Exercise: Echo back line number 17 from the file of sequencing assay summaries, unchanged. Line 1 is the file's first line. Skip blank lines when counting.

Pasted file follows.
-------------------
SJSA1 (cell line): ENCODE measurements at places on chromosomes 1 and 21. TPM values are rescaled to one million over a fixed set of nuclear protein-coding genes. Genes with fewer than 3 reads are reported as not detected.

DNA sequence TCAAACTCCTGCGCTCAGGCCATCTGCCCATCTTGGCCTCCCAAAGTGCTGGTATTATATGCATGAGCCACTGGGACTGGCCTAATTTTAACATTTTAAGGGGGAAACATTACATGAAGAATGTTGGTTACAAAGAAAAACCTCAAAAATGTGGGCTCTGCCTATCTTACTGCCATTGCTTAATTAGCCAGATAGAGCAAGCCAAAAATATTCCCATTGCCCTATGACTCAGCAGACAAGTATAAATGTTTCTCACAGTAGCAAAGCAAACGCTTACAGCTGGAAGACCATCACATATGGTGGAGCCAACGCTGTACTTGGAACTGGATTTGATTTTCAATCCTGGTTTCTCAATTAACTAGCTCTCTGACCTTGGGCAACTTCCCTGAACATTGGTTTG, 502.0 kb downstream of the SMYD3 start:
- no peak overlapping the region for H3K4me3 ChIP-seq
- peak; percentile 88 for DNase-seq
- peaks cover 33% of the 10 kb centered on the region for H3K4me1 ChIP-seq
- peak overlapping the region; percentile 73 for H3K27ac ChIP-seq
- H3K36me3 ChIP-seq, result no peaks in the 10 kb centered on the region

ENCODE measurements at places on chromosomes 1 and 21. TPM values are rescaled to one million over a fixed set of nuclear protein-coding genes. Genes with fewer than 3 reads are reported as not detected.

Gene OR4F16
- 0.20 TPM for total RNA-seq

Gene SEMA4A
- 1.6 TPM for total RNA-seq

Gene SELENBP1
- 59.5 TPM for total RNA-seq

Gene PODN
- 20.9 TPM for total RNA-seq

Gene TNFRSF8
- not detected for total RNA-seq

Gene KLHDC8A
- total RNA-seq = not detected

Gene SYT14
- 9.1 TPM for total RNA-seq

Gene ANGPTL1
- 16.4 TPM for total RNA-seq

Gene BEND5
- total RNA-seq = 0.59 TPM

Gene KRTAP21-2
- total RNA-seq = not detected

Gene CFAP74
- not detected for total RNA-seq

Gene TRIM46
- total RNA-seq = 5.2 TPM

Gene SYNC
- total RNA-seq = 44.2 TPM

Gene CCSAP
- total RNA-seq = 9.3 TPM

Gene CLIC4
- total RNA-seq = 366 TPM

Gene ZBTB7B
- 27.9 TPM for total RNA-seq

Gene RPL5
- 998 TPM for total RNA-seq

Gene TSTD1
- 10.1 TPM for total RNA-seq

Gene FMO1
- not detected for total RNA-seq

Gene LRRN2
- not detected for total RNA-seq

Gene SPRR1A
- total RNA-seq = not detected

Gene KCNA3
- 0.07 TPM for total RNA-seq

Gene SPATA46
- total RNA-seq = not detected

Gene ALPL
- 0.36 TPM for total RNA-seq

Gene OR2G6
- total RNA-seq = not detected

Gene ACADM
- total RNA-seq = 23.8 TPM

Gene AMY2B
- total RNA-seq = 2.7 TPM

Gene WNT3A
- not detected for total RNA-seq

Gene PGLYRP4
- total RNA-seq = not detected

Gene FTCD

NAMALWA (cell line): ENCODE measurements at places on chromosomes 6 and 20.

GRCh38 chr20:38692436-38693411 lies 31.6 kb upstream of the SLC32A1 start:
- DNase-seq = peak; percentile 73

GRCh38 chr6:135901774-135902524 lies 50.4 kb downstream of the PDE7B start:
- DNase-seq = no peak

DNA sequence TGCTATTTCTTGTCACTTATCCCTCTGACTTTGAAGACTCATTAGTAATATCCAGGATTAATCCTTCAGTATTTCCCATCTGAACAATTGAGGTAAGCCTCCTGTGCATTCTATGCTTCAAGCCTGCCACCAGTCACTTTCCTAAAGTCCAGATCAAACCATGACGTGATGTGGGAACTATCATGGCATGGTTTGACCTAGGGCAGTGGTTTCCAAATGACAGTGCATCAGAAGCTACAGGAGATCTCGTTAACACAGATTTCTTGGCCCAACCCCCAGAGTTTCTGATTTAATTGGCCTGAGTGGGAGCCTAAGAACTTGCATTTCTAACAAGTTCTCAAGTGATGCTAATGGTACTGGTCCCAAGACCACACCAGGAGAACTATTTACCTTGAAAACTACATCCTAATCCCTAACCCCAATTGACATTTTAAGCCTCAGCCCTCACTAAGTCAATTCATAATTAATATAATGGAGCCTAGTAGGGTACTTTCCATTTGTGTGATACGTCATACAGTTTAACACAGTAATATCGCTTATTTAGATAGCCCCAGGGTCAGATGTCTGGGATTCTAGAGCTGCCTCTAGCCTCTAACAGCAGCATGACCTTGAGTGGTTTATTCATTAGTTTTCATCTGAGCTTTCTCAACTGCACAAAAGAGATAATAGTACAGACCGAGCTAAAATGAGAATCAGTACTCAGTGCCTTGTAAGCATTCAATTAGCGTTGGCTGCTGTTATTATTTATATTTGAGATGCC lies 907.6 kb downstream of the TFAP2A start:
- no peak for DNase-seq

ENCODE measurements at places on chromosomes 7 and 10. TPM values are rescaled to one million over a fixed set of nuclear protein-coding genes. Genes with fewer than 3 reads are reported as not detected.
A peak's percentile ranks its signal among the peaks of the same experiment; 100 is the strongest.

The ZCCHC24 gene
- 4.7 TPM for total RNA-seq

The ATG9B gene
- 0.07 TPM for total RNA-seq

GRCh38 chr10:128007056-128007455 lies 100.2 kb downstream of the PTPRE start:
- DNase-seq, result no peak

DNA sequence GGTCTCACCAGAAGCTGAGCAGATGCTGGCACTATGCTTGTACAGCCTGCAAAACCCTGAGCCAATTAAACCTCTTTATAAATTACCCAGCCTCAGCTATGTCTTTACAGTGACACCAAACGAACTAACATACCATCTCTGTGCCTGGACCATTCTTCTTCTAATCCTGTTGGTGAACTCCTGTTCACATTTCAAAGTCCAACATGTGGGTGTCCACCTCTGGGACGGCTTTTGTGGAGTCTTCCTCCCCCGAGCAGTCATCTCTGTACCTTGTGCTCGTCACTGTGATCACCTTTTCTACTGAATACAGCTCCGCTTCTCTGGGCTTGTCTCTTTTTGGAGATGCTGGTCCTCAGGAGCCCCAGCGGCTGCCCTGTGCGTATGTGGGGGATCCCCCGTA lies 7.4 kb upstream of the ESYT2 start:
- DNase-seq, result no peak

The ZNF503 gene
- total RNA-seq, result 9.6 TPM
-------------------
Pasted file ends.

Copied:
Gene TNFRSF8